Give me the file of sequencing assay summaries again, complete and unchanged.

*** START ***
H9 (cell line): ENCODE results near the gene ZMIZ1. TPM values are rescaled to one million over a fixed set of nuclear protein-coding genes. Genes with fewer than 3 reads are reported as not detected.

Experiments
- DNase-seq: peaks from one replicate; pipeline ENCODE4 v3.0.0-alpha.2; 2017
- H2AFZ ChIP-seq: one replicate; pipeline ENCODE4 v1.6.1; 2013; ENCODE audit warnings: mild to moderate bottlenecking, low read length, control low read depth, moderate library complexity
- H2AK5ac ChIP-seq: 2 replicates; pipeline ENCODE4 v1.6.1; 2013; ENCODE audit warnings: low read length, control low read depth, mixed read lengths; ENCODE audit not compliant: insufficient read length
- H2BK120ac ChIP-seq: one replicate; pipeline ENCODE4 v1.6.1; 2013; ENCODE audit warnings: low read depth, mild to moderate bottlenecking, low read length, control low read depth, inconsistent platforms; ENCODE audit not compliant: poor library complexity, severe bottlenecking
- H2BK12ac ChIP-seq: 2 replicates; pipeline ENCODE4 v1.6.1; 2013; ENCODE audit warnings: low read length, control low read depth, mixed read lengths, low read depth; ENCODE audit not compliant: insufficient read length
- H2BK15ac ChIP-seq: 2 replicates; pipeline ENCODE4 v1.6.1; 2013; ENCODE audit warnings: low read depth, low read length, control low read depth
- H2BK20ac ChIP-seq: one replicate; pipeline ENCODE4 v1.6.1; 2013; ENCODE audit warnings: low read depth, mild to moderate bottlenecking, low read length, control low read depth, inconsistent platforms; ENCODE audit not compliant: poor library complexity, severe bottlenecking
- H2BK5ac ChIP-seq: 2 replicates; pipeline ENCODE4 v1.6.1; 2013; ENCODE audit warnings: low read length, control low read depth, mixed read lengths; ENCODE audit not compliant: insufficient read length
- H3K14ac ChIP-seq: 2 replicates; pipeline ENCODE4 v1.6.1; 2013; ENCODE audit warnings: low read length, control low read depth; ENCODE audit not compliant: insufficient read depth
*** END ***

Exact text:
H9 (cell line): ENCODE results near the gene ZMIZ1. TPM values are rescaled to one million over a fixed set of nuclear protein-coding genes. Genes with fewer than 3 reads are reported as not detected.

Experiments
- DNase-seq: peaks from one replicate; pipeline ENCODE4 v3.0.0-alpha.2; 2017
- H2AFZ ChIP-seq: one replicate; pipeline ENCODE4 v1.6.1; 2013; ENCODE audit warnings: mild to moderate bottlenecking, low read length, control low read depth, moderate library complexity
- H2AK5ac ChIP-seq: 2 replicates; pipeline ENCODE4 v1.6.1; 2013; ENCODE audit warnings: low read length, control low read depth, mixed read lengths; ENCODE audit not compliant: insufficient read length
- H2BK120ac ChIP-seq: one replicate; pipeline ENCODE4 v1.6.1; 2013; ENCODE audit warnings: low read depth, mild to moderate bottlenecking, low read length, control low read depth, inconsistent platforms; ENCODE audit not compliant: poor library complexity, severe bottlenecking
- H2BK12ac ChIP-seq: 2 replicates; pipeline ENCODE4 v1.6.1; 2013; ENCODE audit warnings: low read length, control low read depth, mixed read lengths, low read depth; ENCODE audit not compliant: insufficient read length
- H2BK15ac ChIP-seq: 2 replicates; pipeline ENCODE4 v1.6.1; 2013; ENCODE audit warnings: low read depth, low read length, control low read depth
- H2BK20ac ChIP-seq: one replicate; pipeline ENCODE4 v1.6.1; 2013; ENCODE audit warnings: low read depth, mild to moderate bottlenecking, low read length, control low read depth, inconsistent platforms; ENCODE audit not compliant: poor library complexity, severe bottlenecking
- H2BK5ac ChIP-seq: 2 replicates; pipeline ENCODE4 v1.6.1; 2013; ENCODE audit warnings: low read length, control low read depth, mixed read lengths; ENCODE audit not compliant: insufficient read length
- H3K14ac ChIP-seq: 2 replicates; pipeline ENCODE4 v1.6.1; 2013; ENCODE audit warnings: low read length, control low read depth; ENCODE audit not compliant: insufficient read depth